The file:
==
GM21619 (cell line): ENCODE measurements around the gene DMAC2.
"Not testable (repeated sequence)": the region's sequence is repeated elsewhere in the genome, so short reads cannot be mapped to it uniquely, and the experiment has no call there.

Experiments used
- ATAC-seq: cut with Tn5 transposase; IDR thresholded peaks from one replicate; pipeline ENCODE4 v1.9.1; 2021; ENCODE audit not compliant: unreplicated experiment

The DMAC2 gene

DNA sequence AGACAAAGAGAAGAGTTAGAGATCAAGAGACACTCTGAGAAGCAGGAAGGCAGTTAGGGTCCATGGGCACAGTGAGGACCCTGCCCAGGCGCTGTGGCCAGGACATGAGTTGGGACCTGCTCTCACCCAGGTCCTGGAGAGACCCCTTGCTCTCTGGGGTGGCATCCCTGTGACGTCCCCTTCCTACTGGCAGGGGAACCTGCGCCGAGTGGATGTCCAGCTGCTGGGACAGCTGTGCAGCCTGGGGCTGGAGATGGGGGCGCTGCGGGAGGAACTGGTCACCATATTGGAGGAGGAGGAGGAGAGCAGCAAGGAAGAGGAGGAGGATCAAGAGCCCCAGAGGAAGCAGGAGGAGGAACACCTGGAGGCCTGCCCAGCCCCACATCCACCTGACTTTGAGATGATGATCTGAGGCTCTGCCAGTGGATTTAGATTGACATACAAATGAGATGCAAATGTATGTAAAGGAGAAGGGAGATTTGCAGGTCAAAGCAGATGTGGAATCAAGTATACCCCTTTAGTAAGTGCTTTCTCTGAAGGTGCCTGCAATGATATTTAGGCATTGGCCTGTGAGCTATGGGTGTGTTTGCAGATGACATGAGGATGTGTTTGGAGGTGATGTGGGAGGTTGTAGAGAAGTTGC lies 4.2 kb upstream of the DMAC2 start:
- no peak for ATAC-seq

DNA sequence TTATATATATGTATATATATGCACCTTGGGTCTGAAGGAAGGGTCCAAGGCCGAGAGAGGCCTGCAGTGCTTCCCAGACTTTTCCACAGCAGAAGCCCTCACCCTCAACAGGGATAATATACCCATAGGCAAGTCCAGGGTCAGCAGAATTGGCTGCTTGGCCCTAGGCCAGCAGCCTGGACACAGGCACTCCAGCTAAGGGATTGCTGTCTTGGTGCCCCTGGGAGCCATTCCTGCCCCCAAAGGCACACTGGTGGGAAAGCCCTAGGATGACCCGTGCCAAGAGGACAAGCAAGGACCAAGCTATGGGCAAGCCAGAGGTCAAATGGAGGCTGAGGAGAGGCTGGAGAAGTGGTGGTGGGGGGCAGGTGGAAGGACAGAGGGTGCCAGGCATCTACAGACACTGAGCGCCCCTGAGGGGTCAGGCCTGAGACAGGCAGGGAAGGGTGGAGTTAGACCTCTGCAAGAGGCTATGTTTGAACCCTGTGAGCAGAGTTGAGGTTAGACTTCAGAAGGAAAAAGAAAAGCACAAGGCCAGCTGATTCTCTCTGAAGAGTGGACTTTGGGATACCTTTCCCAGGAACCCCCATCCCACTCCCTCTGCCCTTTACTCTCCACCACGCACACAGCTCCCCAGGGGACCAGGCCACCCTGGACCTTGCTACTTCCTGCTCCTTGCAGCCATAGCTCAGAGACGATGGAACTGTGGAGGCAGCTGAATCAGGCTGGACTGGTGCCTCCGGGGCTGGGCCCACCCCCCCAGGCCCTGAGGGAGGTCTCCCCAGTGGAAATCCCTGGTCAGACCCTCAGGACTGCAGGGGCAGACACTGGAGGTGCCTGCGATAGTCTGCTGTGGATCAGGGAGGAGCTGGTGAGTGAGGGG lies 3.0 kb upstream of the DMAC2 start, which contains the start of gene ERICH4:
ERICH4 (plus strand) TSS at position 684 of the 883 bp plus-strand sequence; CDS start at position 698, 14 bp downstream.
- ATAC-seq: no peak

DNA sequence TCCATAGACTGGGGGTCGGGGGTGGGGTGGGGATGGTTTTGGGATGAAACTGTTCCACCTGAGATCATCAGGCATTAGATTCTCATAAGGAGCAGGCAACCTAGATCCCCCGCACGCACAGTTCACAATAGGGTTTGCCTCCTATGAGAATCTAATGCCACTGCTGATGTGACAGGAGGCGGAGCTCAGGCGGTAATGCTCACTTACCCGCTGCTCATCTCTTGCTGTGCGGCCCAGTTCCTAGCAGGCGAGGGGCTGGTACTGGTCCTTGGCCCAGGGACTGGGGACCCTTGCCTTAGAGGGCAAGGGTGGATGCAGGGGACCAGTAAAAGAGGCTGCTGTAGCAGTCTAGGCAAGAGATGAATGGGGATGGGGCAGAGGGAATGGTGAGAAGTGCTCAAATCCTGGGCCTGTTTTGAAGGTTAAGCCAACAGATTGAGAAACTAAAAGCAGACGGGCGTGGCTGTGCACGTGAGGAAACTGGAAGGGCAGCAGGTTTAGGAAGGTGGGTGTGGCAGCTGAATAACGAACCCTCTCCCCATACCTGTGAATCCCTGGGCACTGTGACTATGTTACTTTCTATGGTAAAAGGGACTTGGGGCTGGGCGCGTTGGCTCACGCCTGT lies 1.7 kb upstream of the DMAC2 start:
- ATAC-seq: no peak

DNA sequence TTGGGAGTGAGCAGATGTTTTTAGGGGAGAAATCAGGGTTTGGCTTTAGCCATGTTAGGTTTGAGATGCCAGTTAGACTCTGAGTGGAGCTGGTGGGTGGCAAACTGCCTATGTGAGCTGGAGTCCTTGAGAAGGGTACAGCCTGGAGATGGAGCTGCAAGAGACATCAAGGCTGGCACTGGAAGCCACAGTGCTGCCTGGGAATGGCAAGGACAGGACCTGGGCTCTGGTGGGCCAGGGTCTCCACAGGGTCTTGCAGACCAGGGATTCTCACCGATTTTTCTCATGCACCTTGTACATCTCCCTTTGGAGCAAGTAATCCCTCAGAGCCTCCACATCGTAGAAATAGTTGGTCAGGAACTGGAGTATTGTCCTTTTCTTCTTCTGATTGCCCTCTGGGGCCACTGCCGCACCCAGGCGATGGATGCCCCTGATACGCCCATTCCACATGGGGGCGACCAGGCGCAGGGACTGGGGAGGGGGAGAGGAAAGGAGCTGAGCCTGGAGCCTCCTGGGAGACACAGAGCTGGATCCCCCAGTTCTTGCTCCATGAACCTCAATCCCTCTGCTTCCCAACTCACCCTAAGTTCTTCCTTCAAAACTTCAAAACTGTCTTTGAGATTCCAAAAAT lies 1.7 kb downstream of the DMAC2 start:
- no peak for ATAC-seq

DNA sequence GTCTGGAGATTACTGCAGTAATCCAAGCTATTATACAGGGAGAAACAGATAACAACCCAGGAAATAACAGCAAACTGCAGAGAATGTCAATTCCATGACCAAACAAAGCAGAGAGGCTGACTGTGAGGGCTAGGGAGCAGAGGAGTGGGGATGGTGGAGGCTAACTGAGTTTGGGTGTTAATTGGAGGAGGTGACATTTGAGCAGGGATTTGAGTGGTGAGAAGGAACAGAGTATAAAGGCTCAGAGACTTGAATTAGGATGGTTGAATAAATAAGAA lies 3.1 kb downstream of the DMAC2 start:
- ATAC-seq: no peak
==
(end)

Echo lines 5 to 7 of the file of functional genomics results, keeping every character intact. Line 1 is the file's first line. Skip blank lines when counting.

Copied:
The DMAC2 gene

DNA sequence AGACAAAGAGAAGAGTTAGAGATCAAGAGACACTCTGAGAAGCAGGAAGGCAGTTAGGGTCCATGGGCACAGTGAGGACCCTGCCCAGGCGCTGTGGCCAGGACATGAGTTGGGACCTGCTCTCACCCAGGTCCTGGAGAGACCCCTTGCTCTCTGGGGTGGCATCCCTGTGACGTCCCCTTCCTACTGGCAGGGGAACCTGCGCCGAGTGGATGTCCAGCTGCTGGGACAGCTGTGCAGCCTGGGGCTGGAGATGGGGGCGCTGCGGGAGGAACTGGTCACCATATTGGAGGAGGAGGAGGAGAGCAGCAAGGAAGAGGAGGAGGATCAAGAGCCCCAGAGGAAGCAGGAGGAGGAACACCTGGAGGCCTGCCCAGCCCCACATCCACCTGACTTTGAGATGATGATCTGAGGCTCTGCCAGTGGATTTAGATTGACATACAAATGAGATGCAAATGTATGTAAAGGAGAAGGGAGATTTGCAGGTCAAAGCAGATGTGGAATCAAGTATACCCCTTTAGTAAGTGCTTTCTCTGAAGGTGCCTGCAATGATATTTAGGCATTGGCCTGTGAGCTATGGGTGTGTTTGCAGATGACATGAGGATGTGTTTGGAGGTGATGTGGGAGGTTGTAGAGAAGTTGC lies 4.2 kb upstream of the DMAC2 start:
- no peak for ATAC-seq